A popular view holds that the United States has adopted such hardball tactics purely out of resentment for having lost a number of WTO challenges to some of its trade remedy practices; most notably the practice of “zeroing”. In this post we explain that this view is way too simplistic, because in large part the crisis that WTO dispute settlement is undergoing is self-made, particularly on account of the “super hardline” approach the AB has adopted in respect of how it creates case law, which makes impossible for the AB to openly backtrack where a decision is manifestly flawed. That the avenue for addressing bad dispute settlement decisions through a political fix is effectively foreclosed within the WTO system compounds the problem of a “super hardline” approach to case law.
We should emphasize that neither one of us is a professional critic of the AB. By way of illustration, one of us has written laudatory reviews of the AB findings on causation in the context of both trade remedy and “serious prejudice” WTO disputes.  We thus believe that, overall, the AB has done a commendable job as regards the interpretation and application of WTO provisions. But this does not mean that the AB has not at times come up with findings that are deeply flawed by any standard. Unfortunately, some of these deeply flawed findings have had very serious policy implications, because they have had the effect of significantly curtailing the ability of Members to exercise their rights particularly in the area of trade remedies and subsidy disciplines.
Exhibit A in an overview of AB findings manifestly flawed by any standard is the AB dicta in EC-Fasteners (China) to the effect that, in respect of China, the “surrogate country” methodology in antidumping investigations has a finite shelf life irrespective of whether China remains a non-market economy (“NME”). In this dispute, the issue properly before the AB was whether “NME” status for purposes of determining “normal value” also had implications for calculating export prices and the setting of antidumping duty rates. The AB confirmed that, under Paragraph 15 of China’s Protocol of Accession, there were no such implications.
The AB went on to state that the expiry of a portion of Paragraph 15 in December 2016 revoked, as regards China, the legal basis of the “surrogate country” methodology connected to NME status. The thing is, however, whether the “surrogate country” methodology, as applied to China, came to an end in December 2016 or not was not an issue before the panel and, therefore, was even not part of the terms of reference of the appeal of the panel report. Why in such circumstances the AB chose nevertheless to gratuitously make a strong statement on this huge issue continues to bewilder trade law experts. If this is not an instance of the AB making a pronouncement that threatens to diminish the rights provided in the covered agreements (including first and foremost the right of due process in WTO dispute settlement), then we do not know what is.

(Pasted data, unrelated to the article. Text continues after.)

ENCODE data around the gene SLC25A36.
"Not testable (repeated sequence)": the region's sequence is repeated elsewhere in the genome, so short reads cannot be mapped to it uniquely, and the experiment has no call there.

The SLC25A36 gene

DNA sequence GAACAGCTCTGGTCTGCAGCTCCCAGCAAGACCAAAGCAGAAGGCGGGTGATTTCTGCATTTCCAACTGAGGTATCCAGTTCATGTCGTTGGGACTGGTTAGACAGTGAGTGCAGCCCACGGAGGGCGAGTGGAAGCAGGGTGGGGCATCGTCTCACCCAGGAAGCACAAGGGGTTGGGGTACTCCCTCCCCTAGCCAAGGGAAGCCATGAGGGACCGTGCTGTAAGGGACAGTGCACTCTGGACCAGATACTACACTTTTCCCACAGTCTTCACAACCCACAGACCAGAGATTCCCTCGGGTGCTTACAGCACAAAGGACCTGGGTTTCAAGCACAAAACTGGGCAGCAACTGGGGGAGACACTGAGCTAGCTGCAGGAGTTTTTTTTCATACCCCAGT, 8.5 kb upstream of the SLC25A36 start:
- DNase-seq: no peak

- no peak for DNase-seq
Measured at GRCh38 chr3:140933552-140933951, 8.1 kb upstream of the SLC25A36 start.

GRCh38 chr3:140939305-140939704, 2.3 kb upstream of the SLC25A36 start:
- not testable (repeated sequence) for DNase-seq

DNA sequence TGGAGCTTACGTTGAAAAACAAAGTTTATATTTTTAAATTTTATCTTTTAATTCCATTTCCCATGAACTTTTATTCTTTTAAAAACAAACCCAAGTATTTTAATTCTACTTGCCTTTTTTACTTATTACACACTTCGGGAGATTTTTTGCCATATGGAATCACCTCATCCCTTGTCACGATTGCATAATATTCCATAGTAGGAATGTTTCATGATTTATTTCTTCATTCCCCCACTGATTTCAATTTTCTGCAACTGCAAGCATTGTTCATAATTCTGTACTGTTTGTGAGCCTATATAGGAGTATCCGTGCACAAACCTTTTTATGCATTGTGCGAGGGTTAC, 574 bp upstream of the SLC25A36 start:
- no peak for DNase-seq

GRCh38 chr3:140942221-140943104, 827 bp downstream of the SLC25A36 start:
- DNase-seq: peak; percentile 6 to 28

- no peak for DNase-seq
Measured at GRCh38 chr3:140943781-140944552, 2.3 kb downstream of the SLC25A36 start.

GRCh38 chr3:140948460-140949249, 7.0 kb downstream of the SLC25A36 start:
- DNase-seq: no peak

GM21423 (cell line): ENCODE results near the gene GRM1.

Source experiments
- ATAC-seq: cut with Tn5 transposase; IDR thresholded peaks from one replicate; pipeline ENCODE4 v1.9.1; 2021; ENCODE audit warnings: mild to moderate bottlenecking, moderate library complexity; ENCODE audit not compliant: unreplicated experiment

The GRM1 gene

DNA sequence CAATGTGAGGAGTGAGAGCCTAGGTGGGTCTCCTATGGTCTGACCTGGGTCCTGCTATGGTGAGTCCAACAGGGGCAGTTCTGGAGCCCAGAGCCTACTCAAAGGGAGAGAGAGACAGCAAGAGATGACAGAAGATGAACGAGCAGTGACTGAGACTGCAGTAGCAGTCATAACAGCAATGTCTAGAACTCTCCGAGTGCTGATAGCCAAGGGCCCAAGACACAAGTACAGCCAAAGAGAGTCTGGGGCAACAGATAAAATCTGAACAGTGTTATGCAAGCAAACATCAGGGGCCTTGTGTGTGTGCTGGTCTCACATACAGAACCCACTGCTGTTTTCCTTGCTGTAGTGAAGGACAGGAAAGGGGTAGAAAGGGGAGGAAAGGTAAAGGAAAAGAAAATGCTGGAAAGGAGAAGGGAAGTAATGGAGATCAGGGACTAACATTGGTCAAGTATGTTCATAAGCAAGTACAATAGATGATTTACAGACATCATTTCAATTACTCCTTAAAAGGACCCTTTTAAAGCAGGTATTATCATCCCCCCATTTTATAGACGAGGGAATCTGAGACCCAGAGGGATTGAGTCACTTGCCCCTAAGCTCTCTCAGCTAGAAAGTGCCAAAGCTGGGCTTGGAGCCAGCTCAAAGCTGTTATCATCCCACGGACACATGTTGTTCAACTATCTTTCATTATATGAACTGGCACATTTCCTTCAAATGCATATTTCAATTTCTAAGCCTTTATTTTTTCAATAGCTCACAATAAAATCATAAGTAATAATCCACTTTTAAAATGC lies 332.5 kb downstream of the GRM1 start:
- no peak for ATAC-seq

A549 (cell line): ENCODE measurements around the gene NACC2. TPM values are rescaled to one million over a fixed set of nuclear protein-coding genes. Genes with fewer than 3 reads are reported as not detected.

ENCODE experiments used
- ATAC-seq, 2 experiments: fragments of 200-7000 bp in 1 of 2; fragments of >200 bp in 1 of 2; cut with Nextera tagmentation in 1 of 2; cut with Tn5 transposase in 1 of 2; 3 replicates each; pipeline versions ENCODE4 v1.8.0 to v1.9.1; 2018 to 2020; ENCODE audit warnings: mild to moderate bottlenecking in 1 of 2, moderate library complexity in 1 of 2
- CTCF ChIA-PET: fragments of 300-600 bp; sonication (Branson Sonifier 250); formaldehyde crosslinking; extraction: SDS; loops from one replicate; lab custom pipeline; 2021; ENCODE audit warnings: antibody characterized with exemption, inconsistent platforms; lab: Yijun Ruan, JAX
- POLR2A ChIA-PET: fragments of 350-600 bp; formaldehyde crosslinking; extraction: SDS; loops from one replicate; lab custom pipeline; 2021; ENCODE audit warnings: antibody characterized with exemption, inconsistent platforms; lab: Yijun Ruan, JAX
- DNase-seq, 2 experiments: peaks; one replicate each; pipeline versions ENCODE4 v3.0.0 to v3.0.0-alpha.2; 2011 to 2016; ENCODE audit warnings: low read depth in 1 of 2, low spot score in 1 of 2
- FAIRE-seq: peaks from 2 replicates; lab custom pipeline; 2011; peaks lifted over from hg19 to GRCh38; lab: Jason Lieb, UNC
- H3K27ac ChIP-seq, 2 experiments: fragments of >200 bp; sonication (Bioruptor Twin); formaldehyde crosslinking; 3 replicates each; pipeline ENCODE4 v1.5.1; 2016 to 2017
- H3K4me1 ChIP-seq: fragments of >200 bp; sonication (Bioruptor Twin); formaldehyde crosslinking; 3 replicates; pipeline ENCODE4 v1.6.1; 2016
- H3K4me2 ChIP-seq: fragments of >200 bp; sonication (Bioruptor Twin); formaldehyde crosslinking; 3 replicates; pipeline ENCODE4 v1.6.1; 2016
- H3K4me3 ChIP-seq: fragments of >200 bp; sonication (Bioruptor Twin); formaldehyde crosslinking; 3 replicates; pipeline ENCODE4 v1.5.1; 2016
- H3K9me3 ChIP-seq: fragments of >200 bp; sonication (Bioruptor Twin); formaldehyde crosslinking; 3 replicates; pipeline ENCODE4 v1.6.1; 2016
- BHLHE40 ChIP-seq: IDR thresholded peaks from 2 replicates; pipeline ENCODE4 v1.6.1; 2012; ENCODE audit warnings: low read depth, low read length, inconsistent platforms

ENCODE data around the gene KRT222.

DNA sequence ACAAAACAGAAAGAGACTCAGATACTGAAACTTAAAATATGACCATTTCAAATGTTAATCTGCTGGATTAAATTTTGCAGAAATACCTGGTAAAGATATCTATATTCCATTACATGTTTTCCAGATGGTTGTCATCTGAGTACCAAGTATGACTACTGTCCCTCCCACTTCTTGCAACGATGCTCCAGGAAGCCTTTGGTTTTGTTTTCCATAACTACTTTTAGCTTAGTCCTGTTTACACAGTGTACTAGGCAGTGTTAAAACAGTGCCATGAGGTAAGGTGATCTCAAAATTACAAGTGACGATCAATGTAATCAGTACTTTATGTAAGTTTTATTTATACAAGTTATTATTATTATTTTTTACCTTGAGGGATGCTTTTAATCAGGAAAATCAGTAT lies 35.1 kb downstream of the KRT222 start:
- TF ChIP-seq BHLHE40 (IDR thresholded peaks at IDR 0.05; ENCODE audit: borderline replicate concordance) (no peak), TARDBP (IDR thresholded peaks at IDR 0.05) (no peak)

In fact, in EU-Price Comparison Methodologies, where China challenged the continued application by the European Union of a methodology not based on Chinese prices and costs to determine the “normal value” of Chinese exporters, China essentially contented itself with arguing that any rebuttal of its claim was useless, because the AB ruling in EC-Fasteners implied that from December 2016 onwards Members were obliged to use Chinese prices and costs for such purposes.
Fortunately, the AB never had to try its hand at resolving this conundrum because China asked for the panel proceedings to be suspended just prior to the circulation of the panel report.
In Part II we discuss two other archetypal examples of problematic AB findings. In Part III we explain how the AB adopted an approach to creating case law that is “super hardline” as compared to how case law is created by appellate courts in national jurisdictions, including in common law countries, and provide some policy recommendations.
 See Jorge Miranda’s papers “Causal Link and Non-Attribution as Interpreted in WTO Trade Remedy Disputes”, Journal of World Trade, Vol. 44 (2010). No. 4, and “The Economics of Actionable Subsidy Disputes”, in Joost Pauwelyn, et al., The Use of Economics in Trade and Investment Disputes, Cambridge University Press, 2017.
 Whether this might actually be a good thing from the perspective of consumer welfare in partial equilibrium is wholly irrelevant. The fact is that the WTO grants Members rights in respect of trade remedy protection and subsidy disciplines and that, according to Article 3:2 of the WTO’s Dispute Settlement Understanding (“DSU”), “recommendations and rulings of the DSB cannot add to or diminish the rights and obligations provided in the covered agreements”.
 See WTO document WT/DS516/13, circulated on 17 June 2019. According to a news report by Bloomberg, China requested the suspension of the panel proceedings because the interim panel report was strongly adverse. See https://www.bloomberg.com/news/articles/2019-04-18/china-is-said-to-lose-market-economy-trade-case-in-eu-u-s-win
* The opinions presented in this post do not represent in any way official views of King & Spalding or its clients. We thank Bárbara Medrado of King & Spalding for having directed us to the Stanford materials on comparative case law. This post is a summary of research we have conducted preparing a paper intended for publication in the not so distant future. And, by the way, although this post espouses views that might be mischaracterized as pro-U.S., we are both proudly Mexican.